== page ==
QUIET PLEASE: In Sacramento, Ailene Voisin reported NBA Kings Co-Owners Joe and Gavin Maloof "have banned the excessive use" of artificial fan prompts, following "repeated complaints" from season ticket holders. Arco Arena Events Manager Wendy Fresques: "We're only going to do it if an opponent goes on a 15-0 run or we need something to rev up our crowd. Otherwise, we are going to avoid them completely." But Mavericks Owner Mark Cuban said of his team's approach, "If you can hear the sneakers squeak, we have messed up big-time" (SACRAMENTO BEE, 12/3).
NOTES: The name "George's Grill" has been dropped from the restaurant at HP Pavilion, which was named for original Sharks Owner George Gund. Last year's ownership change Gund remains a minority investor in the club "combined with the renaming of the arena ... made the timing right for the move." The restaurant is now called "The Grill at HP Pavilion" (SAN JOSE MERCURY NEWS, 12/3)....CFL Tiger-Cats Owner Bob Young pledged C$2M toward the installation of a state-of-the-art video scoreboard at Ivor Wynne Stadium in time for the '04 CFL season (CP, 12/4).
County Board Rules Ericsson
Stadium Is Worth $183.9M
The NFL Panthers' appeal of the $172.7M assessment of Ericsson Stadium "backfired" as Mecklenburg County's (NC) property tax appeals board yesterday raised the value $11.2M to $183.9M, according to Richard Rubin of the CHARLOTTE OBSERVER. The new valuation means the city and county governments "will collect nearly $880,000 more each year than the team believes it should pay." The Panthers argued that the seven-year-old stadium is "heading rapidly toward obsolescence. The Panthers' appraisers cited recently abandoned stadiums in Seattle, Tampa, and Michigan as proof that NFL facilities last only 24 years on average." The Panthers also contend that they built the 73,248-seat stadium too large. Panthers General Counsel Richard Thigpen said that the team's execs "overbuilt because they were told that a larger stadium was needed to draw a Super Bowl." Thigpen: "The pipe dream of a Super Bowl, we've got a better grip on the reality of that now" (CHARLOTTE OBSERVER, 12/4).
Indoor Mini-F1 Circuit Among
Planned Attractions For Xanadu
The New Jersey Sports & Exposition Authority has approved plans by Mills Corp. and Mack-Cali Realty to build the $1.3B Xanadu entertainment and retail complex at the Meadowlands, according to Matthew Futterman of the Newark STAR-LEDGER, who notes the developers "plan to break ground in the spring." The Meadowlands Commission still "must approve the project after an environmental hearing," and the NJSEA must prevail in a lawsuit filed by developer Hartz Mountain Industries alleging that the NJSEA "violated its charter and the state's open public meetings law when it awarded" Mills/Mack-Cali the contract. NJSEA Chair Carl Goldberg said that the 75-year lease requires the developers to pay $160M next year "to cover the first 15 years of lease payments." In 2019, the developer "would begin annual payments totaling some $75[M] by 2029. After that, payments rise each year according to the consumer price index" (Newark STAR-LEDGER, 12/4). The AP's Steve Strunsky noted dissenters "worry traffic problems will worsen in an area already congested by commuters and sports fans filing into" the Meadowlands. NJSEA board member Raymond Bateman, who cast one of two "no" votes, said, "When Giants Stadium is filled to capacity, ... it will be absolute gridlock" (AP, 12/4).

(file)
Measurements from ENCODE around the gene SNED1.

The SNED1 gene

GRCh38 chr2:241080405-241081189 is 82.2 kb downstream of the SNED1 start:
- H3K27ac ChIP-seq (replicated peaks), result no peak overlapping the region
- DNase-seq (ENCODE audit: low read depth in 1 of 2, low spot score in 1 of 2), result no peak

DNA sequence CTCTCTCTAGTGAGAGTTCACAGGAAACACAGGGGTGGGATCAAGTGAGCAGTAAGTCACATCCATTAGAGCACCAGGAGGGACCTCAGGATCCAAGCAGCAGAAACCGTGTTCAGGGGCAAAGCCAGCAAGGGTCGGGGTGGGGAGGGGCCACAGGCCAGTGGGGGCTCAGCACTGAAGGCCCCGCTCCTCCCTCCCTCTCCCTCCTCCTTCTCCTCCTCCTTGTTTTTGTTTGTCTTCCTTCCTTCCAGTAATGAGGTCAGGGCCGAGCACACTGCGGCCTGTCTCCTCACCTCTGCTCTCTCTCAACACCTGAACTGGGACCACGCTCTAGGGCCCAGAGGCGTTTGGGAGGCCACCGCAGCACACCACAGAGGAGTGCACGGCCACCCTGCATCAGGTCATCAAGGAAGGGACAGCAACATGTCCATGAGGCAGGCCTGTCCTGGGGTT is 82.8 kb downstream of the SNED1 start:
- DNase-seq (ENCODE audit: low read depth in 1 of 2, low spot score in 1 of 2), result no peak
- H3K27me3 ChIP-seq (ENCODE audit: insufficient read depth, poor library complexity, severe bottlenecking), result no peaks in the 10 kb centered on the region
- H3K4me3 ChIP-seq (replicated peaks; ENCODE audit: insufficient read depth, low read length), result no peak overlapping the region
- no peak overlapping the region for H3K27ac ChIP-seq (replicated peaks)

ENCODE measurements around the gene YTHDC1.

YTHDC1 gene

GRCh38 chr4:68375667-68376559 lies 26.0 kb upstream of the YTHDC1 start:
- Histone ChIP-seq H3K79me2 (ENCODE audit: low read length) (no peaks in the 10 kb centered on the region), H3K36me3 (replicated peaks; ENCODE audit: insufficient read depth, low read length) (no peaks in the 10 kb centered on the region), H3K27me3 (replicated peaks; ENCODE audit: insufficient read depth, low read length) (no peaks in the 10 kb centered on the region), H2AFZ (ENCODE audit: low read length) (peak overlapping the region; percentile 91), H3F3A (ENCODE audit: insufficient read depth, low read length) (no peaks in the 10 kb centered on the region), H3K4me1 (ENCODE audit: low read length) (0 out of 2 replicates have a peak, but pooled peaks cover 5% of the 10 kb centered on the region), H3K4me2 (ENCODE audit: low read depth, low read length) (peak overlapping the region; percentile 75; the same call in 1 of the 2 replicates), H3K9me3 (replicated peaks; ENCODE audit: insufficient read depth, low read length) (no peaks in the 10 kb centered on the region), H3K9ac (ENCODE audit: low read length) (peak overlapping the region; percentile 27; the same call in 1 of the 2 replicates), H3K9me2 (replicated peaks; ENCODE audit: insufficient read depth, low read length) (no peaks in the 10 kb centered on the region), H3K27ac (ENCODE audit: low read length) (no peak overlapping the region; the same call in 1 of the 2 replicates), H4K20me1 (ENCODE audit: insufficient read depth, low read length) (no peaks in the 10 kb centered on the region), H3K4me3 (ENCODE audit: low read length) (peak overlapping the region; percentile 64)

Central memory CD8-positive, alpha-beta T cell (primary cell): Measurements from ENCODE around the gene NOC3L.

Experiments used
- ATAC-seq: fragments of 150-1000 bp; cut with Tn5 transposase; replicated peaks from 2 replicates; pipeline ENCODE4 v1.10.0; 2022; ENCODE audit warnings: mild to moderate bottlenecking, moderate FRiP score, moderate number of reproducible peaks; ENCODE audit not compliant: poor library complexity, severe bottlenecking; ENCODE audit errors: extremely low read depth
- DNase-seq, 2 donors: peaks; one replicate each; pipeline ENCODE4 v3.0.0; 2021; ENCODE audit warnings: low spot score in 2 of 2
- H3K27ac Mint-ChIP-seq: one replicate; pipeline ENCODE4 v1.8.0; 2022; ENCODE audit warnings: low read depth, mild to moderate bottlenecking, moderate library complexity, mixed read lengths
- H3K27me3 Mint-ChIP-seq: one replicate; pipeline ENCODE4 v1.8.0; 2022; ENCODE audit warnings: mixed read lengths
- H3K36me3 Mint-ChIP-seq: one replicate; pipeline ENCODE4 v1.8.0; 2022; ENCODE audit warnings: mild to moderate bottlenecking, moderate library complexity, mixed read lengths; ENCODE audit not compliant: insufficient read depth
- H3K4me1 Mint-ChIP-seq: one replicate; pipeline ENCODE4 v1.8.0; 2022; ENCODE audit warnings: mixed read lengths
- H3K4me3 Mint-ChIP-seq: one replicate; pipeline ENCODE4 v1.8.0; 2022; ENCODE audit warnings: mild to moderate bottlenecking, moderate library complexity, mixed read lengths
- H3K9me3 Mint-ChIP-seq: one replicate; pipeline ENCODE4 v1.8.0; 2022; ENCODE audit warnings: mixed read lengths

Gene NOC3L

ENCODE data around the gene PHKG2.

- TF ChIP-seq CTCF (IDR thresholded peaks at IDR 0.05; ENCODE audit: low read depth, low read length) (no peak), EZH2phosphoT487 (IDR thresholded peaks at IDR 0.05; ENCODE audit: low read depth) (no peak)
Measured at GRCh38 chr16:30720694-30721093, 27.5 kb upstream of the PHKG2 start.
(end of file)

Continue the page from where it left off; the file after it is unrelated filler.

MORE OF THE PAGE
Concessions At The Linc
Could Be Examined In Probe
Six of the 11 concession leases reserved for minorities at Lincoln Financial Field are run by people with ties to Philadelphia Mayor John Street and/or attorney Ronald White, who is "at the center of a federal corruption investigation," according to city records and stadium officials cited by Tanfani, Fazlollah & Gelbart of the PHILADELPHIA INQUIRER. Eagles execs said that political influence "played no role in their choice of their minority food vendors," adding that they "received no pressure or suggestions about whom to hire from White or anyone in Street's administration." Eagles President Joe Banner "I don't even know who our food vendors are." Lincoln Financial Field concessionaire Sportservice GM John Nuttall added, "The Eagles never asked that we do special business for anybody. Nobody. Ever." Tanfani, Fazlollah & Gelbart note there is "no sign that the stadium leases are involved in the continuing federal investigation into possible corruption in city-related contracts." However, the FBI "has subpoenaed records from White's law office and from the concession managers at" Philadelphia Int'l Airport (PHILADELPHIA INQUIRER, 12/4).